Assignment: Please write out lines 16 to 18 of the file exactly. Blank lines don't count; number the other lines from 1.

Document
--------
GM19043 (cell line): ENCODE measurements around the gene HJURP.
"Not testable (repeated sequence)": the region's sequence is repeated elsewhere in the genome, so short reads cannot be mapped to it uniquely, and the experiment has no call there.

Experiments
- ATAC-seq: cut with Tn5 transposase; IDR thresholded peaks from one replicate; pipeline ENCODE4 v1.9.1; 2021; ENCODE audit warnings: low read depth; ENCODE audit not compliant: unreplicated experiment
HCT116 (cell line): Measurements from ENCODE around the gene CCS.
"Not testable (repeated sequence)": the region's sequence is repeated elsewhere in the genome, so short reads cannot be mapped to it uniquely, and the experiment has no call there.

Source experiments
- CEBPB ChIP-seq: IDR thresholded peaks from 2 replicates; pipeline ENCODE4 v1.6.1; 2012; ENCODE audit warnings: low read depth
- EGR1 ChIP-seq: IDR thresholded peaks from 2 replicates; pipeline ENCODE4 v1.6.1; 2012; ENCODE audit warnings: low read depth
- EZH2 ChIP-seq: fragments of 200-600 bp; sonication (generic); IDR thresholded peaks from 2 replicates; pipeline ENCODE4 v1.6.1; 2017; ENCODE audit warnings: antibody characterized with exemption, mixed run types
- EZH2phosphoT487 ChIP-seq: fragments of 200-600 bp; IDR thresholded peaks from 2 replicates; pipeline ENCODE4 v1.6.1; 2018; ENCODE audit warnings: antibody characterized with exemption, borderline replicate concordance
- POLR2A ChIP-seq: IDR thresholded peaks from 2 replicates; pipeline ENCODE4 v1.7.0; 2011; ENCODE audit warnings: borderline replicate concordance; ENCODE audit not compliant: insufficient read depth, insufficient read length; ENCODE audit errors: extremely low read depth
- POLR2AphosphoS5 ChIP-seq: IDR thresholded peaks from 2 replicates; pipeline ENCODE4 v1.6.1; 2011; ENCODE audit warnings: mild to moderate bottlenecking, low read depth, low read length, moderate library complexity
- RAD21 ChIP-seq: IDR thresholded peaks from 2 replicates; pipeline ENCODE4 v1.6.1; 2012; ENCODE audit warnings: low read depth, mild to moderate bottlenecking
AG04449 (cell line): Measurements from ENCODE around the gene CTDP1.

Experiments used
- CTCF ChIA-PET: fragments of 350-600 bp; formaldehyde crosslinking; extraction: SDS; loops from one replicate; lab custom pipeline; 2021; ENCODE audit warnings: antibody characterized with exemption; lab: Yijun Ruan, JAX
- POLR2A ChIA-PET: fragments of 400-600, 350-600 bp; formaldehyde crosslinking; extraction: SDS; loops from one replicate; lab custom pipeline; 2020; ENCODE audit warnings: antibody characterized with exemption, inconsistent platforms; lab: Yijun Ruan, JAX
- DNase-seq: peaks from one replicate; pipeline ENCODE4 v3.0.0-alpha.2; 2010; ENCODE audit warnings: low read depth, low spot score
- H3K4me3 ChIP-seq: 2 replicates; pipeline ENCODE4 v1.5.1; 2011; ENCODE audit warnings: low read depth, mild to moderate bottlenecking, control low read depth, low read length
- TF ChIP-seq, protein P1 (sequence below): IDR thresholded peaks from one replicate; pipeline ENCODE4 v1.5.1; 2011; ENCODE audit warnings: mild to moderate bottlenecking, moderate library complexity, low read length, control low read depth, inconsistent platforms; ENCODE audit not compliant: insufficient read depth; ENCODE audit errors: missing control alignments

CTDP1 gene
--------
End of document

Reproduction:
Experiments used
- CTCF ChIA-PET: fragments of 350-600 bp; formaldehyde crosslinking; extraction: SDS; loops from one replicate; lab custom pipeline; 2021; ENCODE audit warnings: antibody characterized with exemption; lab: Yijun Ruan, JAX
- POLR2A ChIA-PET: fragments of 400-600, 350-600 bp; formaldehyde crosslinking; extraction: SDS; loops from one replicate; lab custom pipeline; 2020; ENCODE audit warnings: antibody characterized with exemption, inconsistent platforms; lab: Yijun Ruan, JAX